Windows XP Service Pack 2 (SP2) solves some serious security problems but carries with it some connectivity issues for SQL Server users. XP SP2 is more than a set of bug fixes or a rollup of Microsoft's latest security patches. XP SP2 also adds many new features to XP and changes some of the system's default security settings. In his November editorial, "XP SP2 and SQL Server," Michael Otey walks through XP SP2's new features and their effects on SQL Server. Read this article today at
Hot Threads: Check out the following hot threads, and see other discussions in our 30 SQL Server forums.
Debugging .NET Code in a Compiled Assembly
Reporting Services Reports Inaccessible from Internet
Counting Query Cost
User Access to the Master Database
Testing for Fractions
DTS: Importing from Excel
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6. New & Improved
by Dawn Cyr, email@example.com
SoftArtisans announced the SQL Server 2000 Reporting Services Edition of OfficeWriter, software that lets end users design, publish, and deliver Reporting Services and ASP.NET reports directly from Microsoft Excel and Microsoft Word. OfficeWriter creates RDL files, but unlike Reporting Services' default Excel output, Excel-based reports from OfficeWriter retain all Excel features including pivot tables, Visual Basic for Applications (VBA) code, macros, advanced formulas, and charts. And without OfficeWriter, Reporting Services can't deliver reports in Word format. OfficeWriter-rendered documents preserve all of the Word features that the user's Word template contains. Through an integrated toolbar, users access a data source and insert data or text through merge fields and repeat blocks. Users can then save, preview, edit, and publish their reports to the Reporting Services server for distribution. The Reporting Services Edition of OfficeWriter is packaged with the Enterprise Edition of OfficeWriter 2.5, or you can purchase the product separately. Pricing for the product is per server CPU. For pricing details and other information, contact SoftArtisans at 877-763-8278.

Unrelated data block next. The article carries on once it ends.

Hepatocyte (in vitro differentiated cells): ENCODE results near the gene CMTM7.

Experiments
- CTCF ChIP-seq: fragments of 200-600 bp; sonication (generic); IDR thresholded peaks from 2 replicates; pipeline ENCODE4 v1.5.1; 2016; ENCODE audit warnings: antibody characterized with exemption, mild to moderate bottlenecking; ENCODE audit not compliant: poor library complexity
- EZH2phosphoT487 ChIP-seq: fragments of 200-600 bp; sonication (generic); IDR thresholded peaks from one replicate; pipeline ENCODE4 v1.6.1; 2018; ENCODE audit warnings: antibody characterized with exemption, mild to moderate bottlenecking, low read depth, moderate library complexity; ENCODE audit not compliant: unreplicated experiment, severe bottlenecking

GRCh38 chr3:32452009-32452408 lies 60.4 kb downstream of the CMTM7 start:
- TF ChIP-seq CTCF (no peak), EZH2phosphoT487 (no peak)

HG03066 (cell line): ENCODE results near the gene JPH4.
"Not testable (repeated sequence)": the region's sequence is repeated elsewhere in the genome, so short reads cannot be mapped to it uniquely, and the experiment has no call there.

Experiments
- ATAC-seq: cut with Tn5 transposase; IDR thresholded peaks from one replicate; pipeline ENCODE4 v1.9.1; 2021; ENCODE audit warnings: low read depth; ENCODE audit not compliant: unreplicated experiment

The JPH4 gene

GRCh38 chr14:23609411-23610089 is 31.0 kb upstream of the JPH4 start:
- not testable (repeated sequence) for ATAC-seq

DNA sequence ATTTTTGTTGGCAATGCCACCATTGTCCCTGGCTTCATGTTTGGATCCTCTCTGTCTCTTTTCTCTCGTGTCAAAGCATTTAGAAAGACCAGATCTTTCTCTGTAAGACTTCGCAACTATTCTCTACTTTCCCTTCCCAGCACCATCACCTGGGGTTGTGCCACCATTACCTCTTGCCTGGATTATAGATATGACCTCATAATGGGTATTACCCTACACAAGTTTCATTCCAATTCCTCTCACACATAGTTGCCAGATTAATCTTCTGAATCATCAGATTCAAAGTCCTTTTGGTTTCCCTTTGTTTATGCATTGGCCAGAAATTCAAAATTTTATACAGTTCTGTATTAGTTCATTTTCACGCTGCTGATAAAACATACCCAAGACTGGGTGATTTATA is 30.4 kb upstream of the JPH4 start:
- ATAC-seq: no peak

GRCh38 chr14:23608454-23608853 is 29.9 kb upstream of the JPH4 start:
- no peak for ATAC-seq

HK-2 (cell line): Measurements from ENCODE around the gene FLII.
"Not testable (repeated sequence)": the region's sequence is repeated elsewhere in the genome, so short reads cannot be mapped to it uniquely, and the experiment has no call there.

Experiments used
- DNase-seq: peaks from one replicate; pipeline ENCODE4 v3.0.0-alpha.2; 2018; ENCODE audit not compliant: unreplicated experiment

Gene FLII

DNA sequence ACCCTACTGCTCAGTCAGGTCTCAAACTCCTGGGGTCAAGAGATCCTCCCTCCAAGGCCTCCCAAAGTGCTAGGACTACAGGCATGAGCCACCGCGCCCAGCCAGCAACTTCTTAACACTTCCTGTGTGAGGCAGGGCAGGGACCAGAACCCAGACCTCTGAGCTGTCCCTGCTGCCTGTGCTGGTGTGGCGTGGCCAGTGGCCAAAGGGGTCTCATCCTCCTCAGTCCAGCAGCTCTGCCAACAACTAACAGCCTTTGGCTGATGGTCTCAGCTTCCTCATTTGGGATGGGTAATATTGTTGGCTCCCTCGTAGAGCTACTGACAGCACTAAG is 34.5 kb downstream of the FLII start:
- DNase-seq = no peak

Idera announced SQLsafe 1.1, backup-and-restore software designed for enterprise-scale SQL Server implementations. The product provides compressed, encrypted backup; automated multiserver backup management; a central repository of backup and restore information; and rapid enterprisewide deployment. SQLsafe includes advanced compression, disk writing, and multithreading technologies that increase backup speeds and SQL Server availability. The variable-compression technology reduces the size of backup output files by as much as 95 percent, resulting in reduced storage costs and simplified backup-and-recovery strategies for very large databases (VLDBs). And an enterprise console interface and DynamicDeployment technology lets you start your restore operation in seconds, eliminating time wasted hunting for backup files, restore software CD-ROMs, and license codes. SQLsafe costs $995 per SQL Server instance and is available alone or as part of Idera's SQLsuite Advanced Edition. For more information, contact Idera at 713-523-4433 or 877-464-3372.
Metamatica Software announced MetaReport 2.0 for Windows, a report-building tool that lets you use multiple data sources to create reports. Users who work in heterogeneous environments can access data in SQL Server, Microsoft Access, Oracle, dBase, Paradox, InterBase, and other database platforms for reporting purposes. And users can deliver reports in a variety of formats, including text, comma separated value (CSV) files, XLS files, HTML, and PDF. This flexibility means you can build a report with MetaReport and process it later in Excel or another application, put it on the Internet, email it to a colleague, or make it part of a presentation. You can save report templates and even lock them to prevent anyone else from altering them. A single copy of MetaReport costs $99.95, and a free evaluation copy is available on the company's Web site. For more information, contact Metamatica Software.